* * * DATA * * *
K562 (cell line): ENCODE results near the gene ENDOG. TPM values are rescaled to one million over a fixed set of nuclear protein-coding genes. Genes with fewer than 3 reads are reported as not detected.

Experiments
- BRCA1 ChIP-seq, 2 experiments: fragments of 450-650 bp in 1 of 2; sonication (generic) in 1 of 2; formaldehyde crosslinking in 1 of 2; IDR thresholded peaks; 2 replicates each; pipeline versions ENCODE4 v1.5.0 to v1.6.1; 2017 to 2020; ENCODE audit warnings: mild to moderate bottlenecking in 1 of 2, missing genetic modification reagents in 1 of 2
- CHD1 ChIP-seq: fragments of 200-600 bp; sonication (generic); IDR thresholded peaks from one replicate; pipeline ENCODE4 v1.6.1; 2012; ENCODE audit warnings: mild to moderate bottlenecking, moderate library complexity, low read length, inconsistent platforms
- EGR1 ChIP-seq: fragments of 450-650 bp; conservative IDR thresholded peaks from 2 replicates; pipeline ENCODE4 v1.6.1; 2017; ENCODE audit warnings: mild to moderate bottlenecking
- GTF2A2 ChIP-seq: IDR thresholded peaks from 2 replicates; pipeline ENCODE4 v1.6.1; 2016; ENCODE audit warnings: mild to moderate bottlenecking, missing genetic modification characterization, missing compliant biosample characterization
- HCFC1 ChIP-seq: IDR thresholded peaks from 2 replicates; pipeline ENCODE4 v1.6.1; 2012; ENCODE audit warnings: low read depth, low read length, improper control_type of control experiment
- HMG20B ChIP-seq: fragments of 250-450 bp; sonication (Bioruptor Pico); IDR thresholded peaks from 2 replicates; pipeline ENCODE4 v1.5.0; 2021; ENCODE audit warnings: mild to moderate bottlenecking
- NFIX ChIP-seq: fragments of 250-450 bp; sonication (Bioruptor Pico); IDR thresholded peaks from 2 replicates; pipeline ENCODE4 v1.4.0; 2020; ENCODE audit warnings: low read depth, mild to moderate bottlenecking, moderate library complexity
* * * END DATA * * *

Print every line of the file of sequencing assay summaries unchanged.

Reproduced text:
K562 (cell line): ENCODE results near the gene ENDOG. TPM values are rescaled to one million over a fixed set of nuclear protein-coding genes. Genes with fewer than 3 reads are reported as not detected.

Experiments
- BRCA1 ChIP-seq, 2 experiments: fragments of 450-650 bp in 1 of 2; sonication (generic) in 1 of 2; formaldehyde crosslinking in 1 of 2; IDR thresholded peaks; 2 replicates each; pipeline versions ENCODE4 v1.5.0 to v1.6.1; 2017 to 2020; ENCODE audit warnings: mild to moderate bottlenecking in 1 of 2, missing genetic modification reagents in 1 of 2
- CHD1 ChIP-seq: fragments of 200-600 bp; sonication (generic); IDR thresholded peaks from one replicate; pipeline ENCODE4 v1.6.1; 2012; ENCODE audit warnings: mild to moderate bottlenecking, moderate library complexity, low read length, inconsistent platforms
- EGR1 ChIP-seq: fragments of 450-650 bp; conservative IDR thresholded peaks from 2 replicates; pipeline ENCODE4 v1.6.1; 2017; ENCODE audit warnings: mild to moderate bottlenecking
- GTF2A2 ChIP-seq: IDR thresholded peaks from 2 replicates; pipeline ENCODE4 v1.6.1; 2016; ENCODE audit warnings: mild to moderate bottlenecking, missing genetic modification characterization, missing compliant biosample characterization
- HCFC1 ChIP-seq: IDR thresholded peaks from 2 replicates; pipeline ENCODE4 v1.6.1; 2012; ENCODE audit warnings: low read depth, low read length, improper control_type of control experiment
- HMG20B ChIP-seq: fragments of 250-450 bp; sonication (Bioruptor Pico); IDR thresholded peaks from 2 replicates; pipeline ENCODE4 v1.5.0; 2021; ENCODE audit warnings: mild to moderate bottlenecking
- NFIX ChIP-seq: fragments of 250-450 bp; sonication (Bioruptor Pico); IDR thresholded peaks from 2 replicates; pipeline ENCODE4 v1.4.0; 2020; ENCODE audit warnings: low read depth, mild to moderate bottlenecking, moderate library complexity